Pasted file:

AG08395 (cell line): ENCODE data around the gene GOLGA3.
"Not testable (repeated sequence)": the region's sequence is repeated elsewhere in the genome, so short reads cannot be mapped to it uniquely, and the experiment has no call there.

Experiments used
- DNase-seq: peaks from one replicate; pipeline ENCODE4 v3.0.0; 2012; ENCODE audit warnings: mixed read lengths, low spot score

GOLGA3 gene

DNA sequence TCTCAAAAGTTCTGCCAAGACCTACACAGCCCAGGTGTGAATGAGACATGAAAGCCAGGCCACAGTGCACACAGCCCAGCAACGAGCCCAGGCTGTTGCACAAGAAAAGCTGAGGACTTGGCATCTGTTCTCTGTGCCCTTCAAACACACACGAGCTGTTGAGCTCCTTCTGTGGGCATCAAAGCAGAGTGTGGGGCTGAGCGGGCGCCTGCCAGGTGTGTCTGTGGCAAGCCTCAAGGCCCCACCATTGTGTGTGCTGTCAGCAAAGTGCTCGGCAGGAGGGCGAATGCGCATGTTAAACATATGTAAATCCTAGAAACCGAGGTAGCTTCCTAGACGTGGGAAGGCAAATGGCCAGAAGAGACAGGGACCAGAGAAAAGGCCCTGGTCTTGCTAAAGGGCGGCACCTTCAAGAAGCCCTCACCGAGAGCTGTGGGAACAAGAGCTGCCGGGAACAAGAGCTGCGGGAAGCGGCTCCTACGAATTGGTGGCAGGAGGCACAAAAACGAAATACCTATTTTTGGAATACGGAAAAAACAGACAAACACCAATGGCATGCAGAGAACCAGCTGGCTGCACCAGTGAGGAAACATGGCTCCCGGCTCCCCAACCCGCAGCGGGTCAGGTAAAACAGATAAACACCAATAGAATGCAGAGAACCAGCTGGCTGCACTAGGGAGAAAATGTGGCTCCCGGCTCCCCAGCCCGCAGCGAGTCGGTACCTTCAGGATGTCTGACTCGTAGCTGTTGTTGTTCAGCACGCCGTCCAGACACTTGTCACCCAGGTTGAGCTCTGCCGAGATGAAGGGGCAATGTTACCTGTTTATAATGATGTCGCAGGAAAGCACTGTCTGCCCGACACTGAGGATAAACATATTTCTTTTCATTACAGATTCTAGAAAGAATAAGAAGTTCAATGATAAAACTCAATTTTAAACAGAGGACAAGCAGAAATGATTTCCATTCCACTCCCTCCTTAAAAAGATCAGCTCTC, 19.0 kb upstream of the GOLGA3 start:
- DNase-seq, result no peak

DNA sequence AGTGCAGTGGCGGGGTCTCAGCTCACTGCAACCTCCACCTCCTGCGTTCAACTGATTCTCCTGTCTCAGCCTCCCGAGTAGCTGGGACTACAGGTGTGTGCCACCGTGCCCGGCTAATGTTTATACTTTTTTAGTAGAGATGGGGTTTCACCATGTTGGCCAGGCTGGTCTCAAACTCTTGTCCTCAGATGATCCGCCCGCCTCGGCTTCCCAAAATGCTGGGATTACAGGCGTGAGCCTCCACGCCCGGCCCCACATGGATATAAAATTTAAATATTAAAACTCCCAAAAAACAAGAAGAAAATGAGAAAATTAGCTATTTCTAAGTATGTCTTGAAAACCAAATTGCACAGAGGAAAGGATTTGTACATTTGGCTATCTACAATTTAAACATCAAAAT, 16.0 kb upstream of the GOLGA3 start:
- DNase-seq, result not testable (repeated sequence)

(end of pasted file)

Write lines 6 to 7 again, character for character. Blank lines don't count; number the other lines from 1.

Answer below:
DNA sequence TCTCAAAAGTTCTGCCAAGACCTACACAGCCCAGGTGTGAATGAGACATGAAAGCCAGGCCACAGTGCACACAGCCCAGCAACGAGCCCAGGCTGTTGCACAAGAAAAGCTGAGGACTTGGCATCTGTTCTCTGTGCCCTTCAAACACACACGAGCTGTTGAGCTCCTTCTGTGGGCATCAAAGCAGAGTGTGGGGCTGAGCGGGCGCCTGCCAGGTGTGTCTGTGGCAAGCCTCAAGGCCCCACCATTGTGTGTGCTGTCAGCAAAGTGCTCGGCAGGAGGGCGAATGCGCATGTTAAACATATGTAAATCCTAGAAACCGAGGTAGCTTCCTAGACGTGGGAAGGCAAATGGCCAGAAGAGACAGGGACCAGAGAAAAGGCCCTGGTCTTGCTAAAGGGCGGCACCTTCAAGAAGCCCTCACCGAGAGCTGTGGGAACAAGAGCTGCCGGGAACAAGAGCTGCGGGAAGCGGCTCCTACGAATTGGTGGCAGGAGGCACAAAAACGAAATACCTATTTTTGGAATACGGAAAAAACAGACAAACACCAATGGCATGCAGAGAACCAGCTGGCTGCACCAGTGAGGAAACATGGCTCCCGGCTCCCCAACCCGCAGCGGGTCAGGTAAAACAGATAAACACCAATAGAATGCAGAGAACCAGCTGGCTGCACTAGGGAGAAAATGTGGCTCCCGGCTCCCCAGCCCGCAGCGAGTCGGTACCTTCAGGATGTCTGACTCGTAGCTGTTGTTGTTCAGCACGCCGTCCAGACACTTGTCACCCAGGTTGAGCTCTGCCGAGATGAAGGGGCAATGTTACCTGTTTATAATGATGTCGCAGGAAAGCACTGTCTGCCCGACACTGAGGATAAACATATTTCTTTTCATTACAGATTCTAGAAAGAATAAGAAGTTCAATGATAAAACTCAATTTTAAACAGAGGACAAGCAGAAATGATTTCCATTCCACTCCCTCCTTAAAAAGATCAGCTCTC, 19.0 kb upstream of the GOLGA3 start:
- DNase-seq, result no peak